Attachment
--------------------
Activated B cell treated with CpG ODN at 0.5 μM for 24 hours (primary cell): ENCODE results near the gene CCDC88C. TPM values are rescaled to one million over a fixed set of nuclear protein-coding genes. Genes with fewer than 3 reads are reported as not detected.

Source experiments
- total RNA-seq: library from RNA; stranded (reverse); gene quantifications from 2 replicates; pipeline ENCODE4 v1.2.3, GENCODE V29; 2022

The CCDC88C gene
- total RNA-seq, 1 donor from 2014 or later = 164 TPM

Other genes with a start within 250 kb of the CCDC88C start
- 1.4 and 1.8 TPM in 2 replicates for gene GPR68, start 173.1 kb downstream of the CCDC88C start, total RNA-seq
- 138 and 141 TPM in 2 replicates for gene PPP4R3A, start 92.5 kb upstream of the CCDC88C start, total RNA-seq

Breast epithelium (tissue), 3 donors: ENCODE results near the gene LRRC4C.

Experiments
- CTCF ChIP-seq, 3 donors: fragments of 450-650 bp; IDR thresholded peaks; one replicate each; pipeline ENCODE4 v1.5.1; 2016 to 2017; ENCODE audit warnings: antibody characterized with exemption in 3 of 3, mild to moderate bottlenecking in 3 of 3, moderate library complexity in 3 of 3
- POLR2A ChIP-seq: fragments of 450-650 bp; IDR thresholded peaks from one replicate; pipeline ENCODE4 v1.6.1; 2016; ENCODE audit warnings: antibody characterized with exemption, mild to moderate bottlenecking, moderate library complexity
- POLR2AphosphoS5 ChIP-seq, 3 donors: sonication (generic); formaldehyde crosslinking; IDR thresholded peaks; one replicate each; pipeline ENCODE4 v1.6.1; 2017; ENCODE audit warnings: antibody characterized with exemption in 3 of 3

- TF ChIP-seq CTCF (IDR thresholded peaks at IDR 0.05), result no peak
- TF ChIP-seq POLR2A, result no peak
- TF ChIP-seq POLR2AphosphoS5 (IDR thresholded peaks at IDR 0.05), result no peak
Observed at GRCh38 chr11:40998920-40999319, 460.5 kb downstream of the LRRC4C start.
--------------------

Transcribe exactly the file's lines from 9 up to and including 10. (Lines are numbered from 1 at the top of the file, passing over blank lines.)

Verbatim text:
Breast epithelium (tissue), 3 donors: ENCODE results near the gene LRRC4C.

Experiments